Business for Breakfast, Cory Gardner, June 12, 2018

Station:    KDMT, 1490 am

Show:       Business for Breakfast

Guests:    Gardner, Cory


Date:        June 12, 2018

Topics:     Pro

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HOST JIMMY SENGENBERGER: [00:00:00] To talk about the latest developments out of North Korea and the Singapore summit — and more — I’m pleased to welcome back to the show U.S. Senator Cory Gardner of Colorado. Senator, welcome back to the program. Always great to have you!

UNITED STATES SENATOR FROM COLORADO, CORY GARDNER: [00:00:14] Good morning Jimmy. Thanks for having me.

SENGENBERGER: [00:00:15] So, what is your overall takeaway from what we learned yesterday — or last night — in this meeting with Kim Jong-un and President Trump?

GARDNER: [00:00:25] Well, I think it shows that cautious optimism was warranted, that the meeting seems to have hit kind of where I thought it would. There was an agreement at least — a very thin agreement — to some kind of denuclearization that Kim reiterated his support for it. This is the first time a U.S. president and the leader of North Korea have had that conversation in person. He didn’t back away from it. And so, that’s a good sign. Now, we’ve got to have a lot more detail. We’re going to have to have a lot more information about this as it plays out. But at this point, I think it shows that cautious optimism was that was the right approach.

SENGENBERGER: [00:01:01] You are, of course, a member of the Senate Foreign Relations Committee and often times have — at least, it’s been reported — had the ear of President Trump when it comes to North Korea issues. I’m curious, did you talk with the President before this summit and give any thoughts to him?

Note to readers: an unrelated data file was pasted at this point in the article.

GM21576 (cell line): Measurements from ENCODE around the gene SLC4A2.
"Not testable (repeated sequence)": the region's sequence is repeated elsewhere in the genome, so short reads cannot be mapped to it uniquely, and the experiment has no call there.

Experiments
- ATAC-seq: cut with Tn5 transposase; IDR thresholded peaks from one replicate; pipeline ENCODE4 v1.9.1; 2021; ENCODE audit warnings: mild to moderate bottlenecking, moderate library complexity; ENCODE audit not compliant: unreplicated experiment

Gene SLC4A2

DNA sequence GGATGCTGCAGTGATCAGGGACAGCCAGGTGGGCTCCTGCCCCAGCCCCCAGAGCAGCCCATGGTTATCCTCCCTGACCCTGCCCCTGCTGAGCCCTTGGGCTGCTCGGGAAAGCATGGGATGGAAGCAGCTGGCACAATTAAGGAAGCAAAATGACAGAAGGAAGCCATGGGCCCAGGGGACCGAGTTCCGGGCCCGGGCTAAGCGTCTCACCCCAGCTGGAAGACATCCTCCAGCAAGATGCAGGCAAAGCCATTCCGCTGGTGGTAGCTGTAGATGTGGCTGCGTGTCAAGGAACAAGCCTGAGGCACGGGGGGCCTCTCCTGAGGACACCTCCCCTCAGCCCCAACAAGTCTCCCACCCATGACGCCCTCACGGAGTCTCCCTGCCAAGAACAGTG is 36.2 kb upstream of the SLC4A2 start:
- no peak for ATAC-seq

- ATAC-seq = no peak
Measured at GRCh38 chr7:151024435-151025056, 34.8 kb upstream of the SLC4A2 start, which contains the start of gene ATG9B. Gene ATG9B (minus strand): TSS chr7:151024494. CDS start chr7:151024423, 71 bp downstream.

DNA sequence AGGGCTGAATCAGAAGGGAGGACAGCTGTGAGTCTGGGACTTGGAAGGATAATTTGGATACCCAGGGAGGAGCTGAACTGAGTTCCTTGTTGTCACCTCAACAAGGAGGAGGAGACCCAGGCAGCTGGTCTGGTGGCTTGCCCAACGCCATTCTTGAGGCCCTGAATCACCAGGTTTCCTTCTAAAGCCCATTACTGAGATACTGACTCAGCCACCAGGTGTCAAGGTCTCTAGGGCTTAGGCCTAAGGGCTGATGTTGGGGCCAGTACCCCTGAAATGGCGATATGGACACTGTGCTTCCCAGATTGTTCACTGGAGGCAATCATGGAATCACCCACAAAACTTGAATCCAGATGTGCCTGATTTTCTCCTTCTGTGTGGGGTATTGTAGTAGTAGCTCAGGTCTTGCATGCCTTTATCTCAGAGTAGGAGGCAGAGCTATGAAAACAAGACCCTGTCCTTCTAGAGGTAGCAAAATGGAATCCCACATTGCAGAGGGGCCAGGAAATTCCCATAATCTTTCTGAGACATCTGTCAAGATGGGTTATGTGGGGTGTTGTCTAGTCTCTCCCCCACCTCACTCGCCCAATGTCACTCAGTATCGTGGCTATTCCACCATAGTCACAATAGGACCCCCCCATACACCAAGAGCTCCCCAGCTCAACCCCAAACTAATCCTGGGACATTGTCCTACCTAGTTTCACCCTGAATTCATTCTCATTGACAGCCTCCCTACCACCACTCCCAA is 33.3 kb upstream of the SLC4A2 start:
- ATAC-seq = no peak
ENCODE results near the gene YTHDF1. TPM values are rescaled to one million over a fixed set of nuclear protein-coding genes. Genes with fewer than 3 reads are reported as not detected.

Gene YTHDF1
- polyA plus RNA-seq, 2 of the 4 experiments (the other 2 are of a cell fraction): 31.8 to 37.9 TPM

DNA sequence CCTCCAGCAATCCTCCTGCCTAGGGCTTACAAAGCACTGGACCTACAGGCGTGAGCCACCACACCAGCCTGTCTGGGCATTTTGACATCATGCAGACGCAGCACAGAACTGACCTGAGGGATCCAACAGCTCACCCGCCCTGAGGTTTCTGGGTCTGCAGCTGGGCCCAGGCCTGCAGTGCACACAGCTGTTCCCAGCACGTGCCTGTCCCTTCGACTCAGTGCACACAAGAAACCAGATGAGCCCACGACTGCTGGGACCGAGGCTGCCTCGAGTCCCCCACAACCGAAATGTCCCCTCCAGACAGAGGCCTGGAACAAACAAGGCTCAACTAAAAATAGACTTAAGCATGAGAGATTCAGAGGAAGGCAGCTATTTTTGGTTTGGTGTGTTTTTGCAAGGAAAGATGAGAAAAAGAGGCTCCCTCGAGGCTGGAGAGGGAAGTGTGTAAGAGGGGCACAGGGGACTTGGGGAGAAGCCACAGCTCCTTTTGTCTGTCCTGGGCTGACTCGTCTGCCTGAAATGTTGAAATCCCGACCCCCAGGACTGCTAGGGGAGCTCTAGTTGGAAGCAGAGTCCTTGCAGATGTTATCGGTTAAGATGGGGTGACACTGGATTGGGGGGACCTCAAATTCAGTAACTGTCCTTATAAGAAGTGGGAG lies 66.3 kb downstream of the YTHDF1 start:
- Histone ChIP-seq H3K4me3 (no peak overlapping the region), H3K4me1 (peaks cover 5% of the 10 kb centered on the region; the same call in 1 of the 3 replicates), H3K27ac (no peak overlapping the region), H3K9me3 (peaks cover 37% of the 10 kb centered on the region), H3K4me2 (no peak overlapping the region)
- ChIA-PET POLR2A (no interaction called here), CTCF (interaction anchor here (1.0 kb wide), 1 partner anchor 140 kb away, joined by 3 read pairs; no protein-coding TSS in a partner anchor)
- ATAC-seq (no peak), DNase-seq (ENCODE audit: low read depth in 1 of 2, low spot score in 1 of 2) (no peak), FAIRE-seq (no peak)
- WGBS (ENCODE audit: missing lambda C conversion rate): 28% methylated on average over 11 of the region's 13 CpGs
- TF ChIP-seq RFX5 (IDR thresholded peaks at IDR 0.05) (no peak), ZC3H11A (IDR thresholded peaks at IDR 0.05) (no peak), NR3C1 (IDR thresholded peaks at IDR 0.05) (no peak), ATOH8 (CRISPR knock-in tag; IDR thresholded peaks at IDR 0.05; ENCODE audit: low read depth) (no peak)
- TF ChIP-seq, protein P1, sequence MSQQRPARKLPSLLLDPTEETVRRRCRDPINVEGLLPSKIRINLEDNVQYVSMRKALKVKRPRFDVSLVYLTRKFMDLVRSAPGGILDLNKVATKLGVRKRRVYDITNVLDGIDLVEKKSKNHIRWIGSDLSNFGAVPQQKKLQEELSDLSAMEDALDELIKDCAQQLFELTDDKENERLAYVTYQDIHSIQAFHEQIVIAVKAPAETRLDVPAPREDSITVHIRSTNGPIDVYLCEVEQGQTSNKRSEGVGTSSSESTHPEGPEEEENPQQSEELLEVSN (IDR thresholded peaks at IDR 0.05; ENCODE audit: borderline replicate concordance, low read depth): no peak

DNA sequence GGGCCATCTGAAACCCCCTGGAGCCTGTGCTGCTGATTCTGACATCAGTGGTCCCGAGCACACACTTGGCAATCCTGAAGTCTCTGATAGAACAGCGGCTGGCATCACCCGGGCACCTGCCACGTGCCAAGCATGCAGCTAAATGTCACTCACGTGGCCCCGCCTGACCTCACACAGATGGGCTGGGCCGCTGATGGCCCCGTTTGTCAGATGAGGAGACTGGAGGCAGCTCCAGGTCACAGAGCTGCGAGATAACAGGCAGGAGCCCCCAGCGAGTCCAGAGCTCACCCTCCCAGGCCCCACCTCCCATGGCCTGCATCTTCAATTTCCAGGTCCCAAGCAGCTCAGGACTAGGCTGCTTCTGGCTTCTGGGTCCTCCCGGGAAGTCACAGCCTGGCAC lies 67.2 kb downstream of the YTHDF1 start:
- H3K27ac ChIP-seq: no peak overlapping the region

GARDNER: [00:01:18] I have. I’ve talked to the President numerous times, including just a few days ago before he left for Singapore. [I] spoke this morning with a staffer who is in Singapore from the National Security Council to make sure I get an accurate — receive an accurate readout of both the meeting — internal meeting — as well as the press stand up after the summit. So, I feel like I have a good — a good grasp on what took place there, but certainly need more information as the days come forward.

SENGENBERGER: [00:01:50] Now, one of the questions that’s being asked is, “How does this agreement differ from anything in the past that we had under previous presidential administrations?” How would you answer that?